20 Safe Walking Practices Check that your pathway is clear and your view is not blocked before you lift anything. Don t carry a load you can t see over or around. Use a cart. Carry small loads close to your body. When going to another floor/level, take the elevator if you are carrying a load requiring both hands. Report any missing or broken stair rails and slippery or damaged flooring, loose or deteriorating carpeting. Repair or report floor problems, such as missing tiles, etc. 20

21 Safe Walking Practices Walk carefully and slowly when you transition from one type of walking surface to another. Adjust your walking (pace, stride). Take extra care when you come indoors with wet shoes or boots. Slow down and take small careful steps if the surface is uneven, cluttered, slippery or at an angle. Wear stable shoes with non-slip soles. 21

22 Safe Walking Practices If you must walk on a slippery or wet surface, do the following: Wear high traction footwear Take short, slow steps Point your feet slightly outward to keep your center of balance under you Pay attention to the surface you are walking on Use rails or other stable objects you can hold onto 22

23 Mounting and Dismounting Equipment 23

24 Mounting and Dismounting Equipment Clean footwear of mud, snow, ice, grease, or any other contamination. Make sure running board, tread, step, foothold, and platform of equipment are also clean and dry of any contamination. Always face equipment when mounting and dismounting. Have a good hand-hold before stepping up. Place your foot on the step or foothold just in front of your heel, under the arch. 24 Clean shoes Clean foothold and step Proper foot placement on step and foothold

25 Mounting and Dismounting Equipment Courtesy of Construction Safety Association of Ontario Maintain three-point contact at all times while getting onto/off of the equipment until reaching ground, cab, or stable platform. Three-point contact: one hand, two feet two hands, one foot Do not jump off when dismounting or getting off the bed of a truck or other part of the equipment. Step down carefully while facing equipment (reverse order of the pictures above). 25

26 Climbing/Descending Ladders Safely Follow the same procedures for mounting and dismounting equipment as for climbing and descending ladders. Clean footwear of mud, etc. Clean and dry rungs or steps. Face the ladder at all times. Have a good hand-hold before stepping up. Place your foot on the step or rung just in front of your heel, under the arch. Maintain three-point contact. Do not jump off ladder; step down carefully. Clean shoes Clean steps or rungs Proper foot placement on steps or rungs 26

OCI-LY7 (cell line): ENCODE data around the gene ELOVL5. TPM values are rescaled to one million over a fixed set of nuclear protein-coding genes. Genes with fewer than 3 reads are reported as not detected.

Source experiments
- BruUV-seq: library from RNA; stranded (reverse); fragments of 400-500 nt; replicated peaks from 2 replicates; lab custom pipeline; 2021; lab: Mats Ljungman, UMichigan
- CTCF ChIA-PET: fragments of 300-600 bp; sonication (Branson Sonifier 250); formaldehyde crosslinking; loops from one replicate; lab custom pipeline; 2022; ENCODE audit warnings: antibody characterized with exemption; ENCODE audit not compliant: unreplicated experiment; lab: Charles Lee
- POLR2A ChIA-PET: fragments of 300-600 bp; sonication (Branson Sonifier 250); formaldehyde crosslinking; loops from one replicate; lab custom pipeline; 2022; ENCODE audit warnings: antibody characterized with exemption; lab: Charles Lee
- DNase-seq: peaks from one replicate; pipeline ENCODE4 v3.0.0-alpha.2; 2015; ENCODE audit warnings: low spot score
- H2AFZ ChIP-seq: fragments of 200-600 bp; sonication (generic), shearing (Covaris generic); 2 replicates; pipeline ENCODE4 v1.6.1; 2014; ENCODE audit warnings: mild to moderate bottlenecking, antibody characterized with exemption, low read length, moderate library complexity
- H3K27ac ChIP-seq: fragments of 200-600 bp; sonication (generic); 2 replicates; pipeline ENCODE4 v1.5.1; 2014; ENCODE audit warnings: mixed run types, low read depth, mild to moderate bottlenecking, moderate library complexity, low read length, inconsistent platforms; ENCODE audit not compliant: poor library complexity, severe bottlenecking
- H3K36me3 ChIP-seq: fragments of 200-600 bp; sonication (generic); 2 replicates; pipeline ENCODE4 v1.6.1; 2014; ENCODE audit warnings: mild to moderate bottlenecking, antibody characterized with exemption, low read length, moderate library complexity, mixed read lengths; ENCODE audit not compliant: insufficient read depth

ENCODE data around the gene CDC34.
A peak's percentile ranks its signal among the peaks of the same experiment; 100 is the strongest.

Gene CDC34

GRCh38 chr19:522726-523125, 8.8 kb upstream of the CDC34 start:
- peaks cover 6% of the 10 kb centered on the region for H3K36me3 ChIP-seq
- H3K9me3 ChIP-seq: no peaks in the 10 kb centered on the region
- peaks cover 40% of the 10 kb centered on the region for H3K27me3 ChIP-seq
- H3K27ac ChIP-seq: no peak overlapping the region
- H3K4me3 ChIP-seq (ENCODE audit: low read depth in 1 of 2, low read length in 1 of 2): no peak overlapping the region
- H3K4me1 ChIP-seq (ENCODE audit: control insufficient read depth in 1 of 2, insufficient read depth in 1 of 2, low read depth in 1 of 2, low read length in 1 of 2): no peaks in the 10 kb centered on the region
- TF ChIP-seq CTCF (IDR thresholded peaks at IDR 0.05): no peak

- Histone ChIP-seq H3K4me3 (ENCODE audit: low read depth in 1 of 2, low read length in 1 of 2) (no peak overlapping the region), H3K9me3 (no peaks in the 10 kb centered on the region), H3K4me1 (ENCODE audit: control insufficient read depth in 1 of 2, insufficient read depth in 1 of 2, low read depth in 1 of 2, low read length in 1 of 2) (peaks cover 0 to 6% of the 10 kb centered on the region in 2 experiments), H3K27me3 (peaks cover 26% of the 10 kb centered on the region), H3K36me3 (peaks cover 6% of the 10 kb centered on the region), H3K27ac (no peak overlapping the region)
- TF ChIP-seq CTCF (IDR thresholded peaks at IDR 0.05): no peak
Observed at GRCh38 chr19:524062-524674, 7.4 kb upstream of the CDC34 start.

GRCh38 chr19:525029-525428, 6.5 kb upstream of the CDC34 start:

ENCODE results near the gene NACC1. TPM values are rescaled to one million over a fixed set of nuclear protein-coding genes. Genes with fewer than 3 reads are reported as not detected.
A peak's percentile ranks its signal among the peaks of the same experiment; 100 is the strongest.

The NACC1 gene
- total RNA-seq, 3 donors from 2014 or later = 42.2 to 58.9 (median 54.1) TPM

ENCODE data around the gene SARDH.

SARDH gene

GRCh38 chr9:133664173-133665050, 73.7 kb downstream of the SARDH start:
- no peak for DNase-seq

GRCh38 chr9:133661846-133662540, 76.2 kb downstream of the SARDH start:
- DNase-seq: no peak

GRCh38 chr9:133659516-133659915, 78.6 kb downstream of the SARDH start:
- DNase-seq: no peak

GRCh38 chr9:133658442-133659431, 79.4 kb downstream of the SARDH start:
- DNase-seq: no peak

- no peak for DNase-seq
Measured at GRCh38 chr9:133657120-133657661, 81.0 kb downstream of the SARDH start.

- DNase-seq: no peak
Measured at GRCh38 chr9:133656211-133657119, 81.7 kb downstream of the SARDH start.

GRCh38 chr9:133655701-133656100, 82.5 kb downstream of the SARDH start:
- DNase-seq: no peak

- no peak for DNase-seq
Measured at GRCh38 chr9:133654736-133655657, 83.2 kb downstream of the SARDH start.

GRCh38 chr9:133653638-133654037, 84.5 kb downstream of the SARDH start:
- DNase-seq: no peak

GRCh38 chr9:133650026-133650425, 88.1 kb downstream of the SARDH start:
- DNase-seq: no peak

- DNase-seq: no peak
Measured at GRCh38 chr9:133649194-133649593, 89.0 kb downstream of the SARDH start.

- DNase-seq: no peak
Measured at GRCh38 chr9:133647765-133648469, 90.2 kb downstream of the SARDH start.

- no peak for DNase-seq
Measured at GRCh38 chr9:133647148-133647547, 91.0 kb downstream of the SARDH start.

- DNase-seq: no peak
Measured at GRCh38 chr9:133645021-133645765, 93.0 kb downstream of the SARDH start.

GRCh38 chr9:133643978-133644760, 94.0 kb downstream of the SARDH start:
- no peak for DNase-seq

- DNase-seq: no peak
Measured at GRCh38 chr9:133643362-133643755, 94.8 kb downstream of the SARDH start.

27 Wearing Proper Shoes 27

28 Wearing Proper Shoes Wearing proper shoes can help prevent or reduce the risk of a slip, trip, and fall incident. Footwear should fit snugly and comfortably. Wear slip-resistant shoes/boots with good tread. Keep your footwear clean and in good condition at all times. Inspect regularly for any damage; repair or replace worn or defective footwear. *Replace shoes or soles before soles become worn smooth. Don t wear shoes with: Leather or smoothsurfaced soles Spiked/high heels Taps on heels 28

29 Wearing Proper Shoes Wear shoes with slip-resistant soles or traction devices when walking or working on surfaces that are wet, greasy, icy, or other-wise slick (e.g., in kitchen areas, performing custodial work). Steel-toed safety boots with oil-resistant soles No footwear has anti-slip properties for every condition so make sure that the proper type of footwear is selected for the work conditions and for the type of flooring or walking/working surface. Slip-resistant traction devices for snow and ice that fit over the soles 29

30 Wearing Proper Shoes The table below shows some types of soles with increased traction properties. Consult with footwear manufacturers or your safety supplier for advice and assistance in selecting the appropriate type of footwear for your work place. Type of Sole neoprene soles microcellular urethane, rubber soles crepe soles oil-resistant soles Traction Properties work well on both wet and dry surfaces the least slippery on level wet floors best for rough concrete, not suggested for smooth tiled or wood surfaces working in a machine shop or other work area where there may be oil or other slippery substances on the floor Wearing shoes with increased traction does not substitute for safe walking practices! 30

31 Falling Properly If you do fall, you can reduce the chance of serious injury if you: Roll with the fall; don t reach out. Let your body crumple and roll. Bend your elbows and knees and use your legs and arms to absorb the fall. Get medical attention after a fall to treat anything torn, sprained, or broken. 31

32 End of Module Two Questions 32